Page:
We used interrupted time series regression to plot the monthly change in the number of selfie-related deaths before and during the pandemic [13]. Using autoregressive models with a multiplicative interaction term involving time and the start of the pandemic, we estimated trends in the monthly number of selfie-related deaths before the pandemic, in March 2020, and the subsequent duration of the pandemic [13]. Autoregressive models allow for the control of seasonality and correlation in the number of deaths between months [13]. Interrupted time series regression is ideal for isolating the impact of sudden unplanned events, such as the pandemic, that started at a specific point in time [14]. We analyzed the data using SAS v9.4 (SAS Institute Inc). We have included the data and syntax as Multimedia Appendix 1 and 2.

Ethical Considerations

As media reports were publicly available, we did not seek additional ethics review.

We identified 332 selfie-related deaths between March 2014 and April 2021, including 18 (5.4%) deaths during the pandemic. Most victims were men (n=221, 66.6%) and younger than 40 years (n=296, 89.2%). Countries with the highest number of reported selfie-related deaths included India (n=153, 46.1%), the United States (n=28, 8.4%), and Russia (n=20, 6.0%). The distribution of age, sex, and the country of selfie-related deaths remained similar both before and during the pandemic.

Overall, the most common causes of death were drowning (n=118, 35.5%), falls (n=101, 30.4%), and transport-related injuries (n=68, 20.5%). Falls were more prominent among deaths during the pandemic (11/18, 61.1%). Before the pandemic, both falls (90/314, 28.7%) and drowning (115/314, 36.6%) contributed to selfie-related mortality.

The monthly number of selfie-related deaths increased steadily between March 2014 and February 2020 but decreased sharply at the start of the pandemic (Figure 1). Before the pandemic, the average number of selfie-related deaths per month was 4.3, with a monthly increase of 0.006 deaths. In contrast, there were 1.3 selfie-related deaths per month during the pandemic. The onset of lockdowns led to a decrease of 2.6 deaths in March 2020 alone. Throughout the remaining duration of the pandemic, the number of selfie-related deaths decreased by 0.05 each month; however, this trend was not statistically significant, due to the low number of deaths within the shorter follow-up period.

Figure 1. Monthly number of selfie-related deaths before and during the COVID-19 pandemic (March 2014 to April 2021). Dots represent the number of deaths per month. The solid line represents the predicted trend in the monthly number of deaths from the interrupted time series regression model.

Principal Findings

The findings of this study suggest that COVID-19 led to a reduction in selfie-related mortality around the world, adding to the growing literature on some of the unexpected effects of the pandemic on unintentional injuries [8-10]. Lockdown measures and travel restrictions appear to have limited the number of opportunities for taking risky selfies during the pandemic, consequently reducing the number of deaths attributed to this cause.

Selfies taken in dangerous circumstances often draw considerable attention on social media. Overconfidence, peer pressure, attention seeking, and competition are thought to drive the desire to post hazardous selfies [15]. Researchers are increasingly pointing out the importance of studying this behavior [3,15]. Existing studies of media reports have shown that selfie-related deaths are particularly common among men, younger individuals, and in India [3-5]. These same factors contributed to selfie-related mortality during the pandemic in our study, although the number of deaths was much lower.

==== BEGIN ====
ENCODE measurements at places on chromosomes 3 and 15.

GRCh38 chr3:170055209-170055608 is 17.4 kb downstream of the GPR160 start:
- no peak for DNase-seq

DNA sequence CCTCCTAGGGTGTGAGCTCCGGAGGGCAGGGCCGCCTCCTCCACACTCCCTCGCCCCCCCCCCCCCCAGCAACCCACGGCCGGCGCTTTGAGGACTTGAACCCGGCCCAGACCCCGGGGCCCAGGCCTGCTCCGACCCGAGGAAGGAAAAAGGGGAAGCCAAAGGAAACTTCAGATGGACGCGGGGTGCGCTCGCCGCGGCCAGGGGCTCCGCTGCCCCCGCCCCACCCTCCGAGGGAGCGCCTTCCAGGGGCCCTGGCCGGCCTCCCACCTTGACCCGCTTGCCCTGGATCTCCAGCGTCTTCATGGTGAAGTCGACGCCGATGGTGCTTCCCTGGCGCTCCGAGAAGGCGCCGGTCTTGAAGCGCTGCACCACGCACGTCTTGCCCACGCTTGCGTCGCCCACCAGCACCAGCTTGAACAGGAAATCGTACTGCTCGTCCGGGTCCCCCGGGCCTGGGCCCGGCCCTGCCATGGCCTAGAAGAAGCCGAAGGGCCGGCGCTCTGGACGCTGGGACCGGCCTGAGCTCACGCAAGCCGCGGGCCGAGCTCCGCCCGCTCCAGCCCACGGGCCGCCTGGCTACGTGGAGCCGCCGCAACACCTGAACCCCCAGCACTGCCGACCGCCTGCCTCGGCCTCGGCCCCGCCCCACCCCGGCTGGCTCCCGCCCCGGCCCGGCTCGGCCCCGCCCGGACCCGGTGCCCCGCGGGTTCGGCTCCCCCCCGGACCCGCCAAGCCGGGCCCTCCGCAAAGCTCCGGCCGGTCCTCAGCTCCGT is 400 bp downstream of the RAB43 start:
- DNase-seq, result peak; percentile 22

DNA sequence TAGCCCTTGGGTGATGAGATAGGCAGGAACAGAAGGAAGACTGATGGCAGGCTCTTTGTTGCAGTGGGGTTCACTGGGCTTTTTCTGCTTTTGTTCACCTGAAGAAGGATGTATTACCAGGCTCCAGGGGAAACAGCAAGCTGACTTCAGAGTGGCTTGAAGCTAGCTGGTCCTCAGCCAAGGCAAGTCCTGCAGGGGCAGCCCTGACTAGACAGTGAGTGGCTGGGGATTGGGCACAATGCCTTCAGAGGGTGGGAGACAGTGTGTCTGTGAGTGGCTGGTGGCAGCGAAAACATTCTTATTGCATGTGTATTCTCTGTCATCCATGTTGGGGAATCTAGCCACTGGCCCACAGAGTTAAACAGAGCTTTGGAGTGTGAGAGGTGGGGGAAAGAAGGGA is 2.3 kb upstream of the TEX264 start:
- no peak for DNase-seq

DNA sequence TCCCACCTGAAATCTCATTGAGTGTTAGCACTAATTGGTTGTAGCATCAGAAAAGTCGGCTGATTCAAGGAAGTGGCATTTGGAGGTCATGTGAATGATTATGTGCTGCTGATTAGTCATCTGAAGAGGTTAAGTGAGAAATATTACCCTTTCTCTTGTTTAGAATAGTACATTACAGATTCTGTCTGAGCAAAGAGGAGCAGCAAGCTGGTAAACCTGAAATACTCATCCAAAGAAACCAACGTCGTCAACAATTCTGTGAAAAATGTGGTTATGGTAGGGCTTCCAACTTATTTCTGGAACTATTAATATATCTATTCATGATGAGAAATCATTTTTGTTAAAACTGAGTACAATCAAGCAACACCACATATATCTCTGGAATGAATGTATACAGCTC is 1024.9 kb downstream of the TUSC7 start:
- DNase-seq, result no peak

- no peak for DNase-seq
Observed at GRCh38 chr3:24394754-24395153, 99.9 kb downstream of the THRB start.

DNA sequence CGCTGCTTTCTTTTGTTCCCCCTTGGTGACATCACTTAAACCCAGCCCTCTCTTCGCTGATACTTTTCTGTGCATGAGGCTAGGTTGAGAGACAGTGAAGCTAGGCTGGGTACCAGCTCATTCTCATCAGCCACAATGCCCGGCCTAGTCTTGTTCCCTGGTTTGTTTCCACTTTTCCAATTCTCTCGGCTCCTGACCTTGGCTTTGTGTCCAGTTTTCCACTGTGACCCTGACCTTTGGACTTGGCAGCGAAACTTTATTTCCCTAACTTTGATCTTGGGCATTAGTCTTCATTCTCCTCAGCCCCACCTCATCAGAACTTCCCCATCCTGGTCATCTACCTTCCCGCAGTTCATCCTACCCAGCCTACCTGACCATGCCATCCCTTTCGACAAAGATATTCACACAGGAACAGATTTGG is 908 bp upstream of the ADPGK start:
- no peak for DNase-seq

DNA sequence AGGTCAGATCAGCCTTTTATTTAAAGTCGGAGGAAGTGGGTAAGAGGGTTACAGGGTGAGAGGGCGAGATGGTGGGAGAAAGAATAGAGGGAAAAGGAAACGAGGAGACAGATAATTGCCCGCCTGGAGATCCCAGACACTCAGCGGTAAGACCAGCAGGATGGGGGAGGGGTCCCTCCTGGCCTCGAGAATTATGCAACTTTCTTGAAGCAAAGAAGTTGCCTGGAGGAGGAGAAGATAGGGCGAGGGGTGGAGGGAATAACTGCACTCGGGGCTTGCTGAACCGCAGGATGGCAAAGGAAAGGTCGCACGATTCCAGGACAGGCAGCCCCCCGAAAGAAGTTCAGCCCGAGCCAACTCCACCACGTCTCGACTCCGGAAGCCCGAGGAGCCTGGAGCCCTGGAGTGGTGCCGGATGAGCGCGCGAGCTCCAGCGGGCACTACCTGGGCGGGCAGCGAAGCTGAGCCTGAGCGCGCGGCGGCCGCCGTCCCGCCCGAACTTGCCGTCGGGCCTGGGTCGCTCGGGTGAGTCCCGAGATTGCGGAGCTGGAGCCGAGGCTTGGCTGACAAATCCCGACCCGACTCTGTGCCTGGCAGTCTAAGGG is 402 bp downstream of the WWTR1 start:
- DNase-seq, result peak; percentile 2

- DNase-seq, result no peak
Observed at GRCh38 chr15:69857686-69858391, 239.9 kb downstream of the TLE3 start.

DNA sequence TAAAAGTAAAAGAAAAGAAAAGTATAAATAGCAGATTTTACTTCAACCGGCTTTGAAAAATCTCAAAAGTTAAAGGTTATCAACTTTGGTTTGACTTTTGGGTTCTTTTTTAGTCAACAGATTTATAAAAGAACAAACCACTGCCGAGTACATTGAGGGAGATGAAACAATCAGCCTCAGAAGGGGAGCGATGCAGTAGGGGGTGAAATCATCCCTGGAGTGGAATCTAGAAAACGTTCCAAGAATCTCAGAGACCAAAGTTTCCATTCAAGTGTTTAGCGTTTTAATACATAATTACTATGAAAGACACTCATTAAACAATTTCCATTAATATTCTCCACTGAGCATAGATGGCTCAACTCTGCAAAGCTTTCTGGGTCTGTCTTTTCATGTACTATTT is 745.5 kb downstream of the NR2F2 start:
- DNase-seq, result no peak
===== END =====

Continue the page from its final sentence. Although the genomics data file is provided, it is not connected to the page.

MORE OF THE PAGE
The decrease in selfie-related mortality occurred despite the increased use of social media during the pandemic, suggesting that selfie-related behaviors may have been replaced by other web-based activities [16]. Social media was a primary source of information during the pandemic [16]. Social media also became the main tool for social relations. A survey of youth from Belgium indicated that adolescents frequently used social media to reduce loneliness during lockdowns [17]. Platforms like TikTok, known for spreading dangerous challenges, became very popular [18,19]. In one survey, users of dating apps, such as Tinder, were more likely to have risky drinking behaviors during the pandemic [20]. Therefore, selfie-taking may have been replaced by other risky behaviors on social media platforms that boomed during the pandemic.

Other types of unintentional mortality were also affected by lockdowns, especially motor vehicle accidents [9,10]. Studies from the United States and Peru have shown that motor vehicle fatalities decreased in the first months of the pandemic [9,10]. Selfie-related mortality shares common risk factors with motor vehicle accidents, such as young age, male sex, substance use, and reckless behavior [3,21,22]. This suggests that lockdowns may have had beneficial effects for individuals prone to impulsivity. However, other transport-related accidents, such as cycling injuries, increased during the first year of the pandemic [23].

Prevention of selfie-related mortality has proven challenging, as no-selfie zones and physical barriers have not been successful in reducing deaths. Novel strategies focused on travel or tourism may be helpful, as lockdowns and mobility restrictions were associated with a considerable decrease in selfie-related mortality in this study. Regulating the use of psychoactive substances in risky areas and spreading awareness on social media may be additional tools to prevent selfie-related mortality.


We based our analysis on published news articles and may have underestimated the total burden of selfie-related mortality, particularly if deaths were not covered by reporters or were covered in languages other than English. Deaths could also be underreported because some news reports may have failed to identify selfies as the underlying cause of death. However, there is no reason to suspect that misclassification changed over time. We could not calculate incidence rates for selfie-related mortality, as the total number of individuals taking selfies was not available. We analyzed the monthly number of selfie-related deaths, but we could not account for unknown population decreases in countries, which could have introduced bias into the results. Due to the low number of deaths during the pandemic, we were unable to stratify the interrupted time series by age, sex, nationality, or place of death.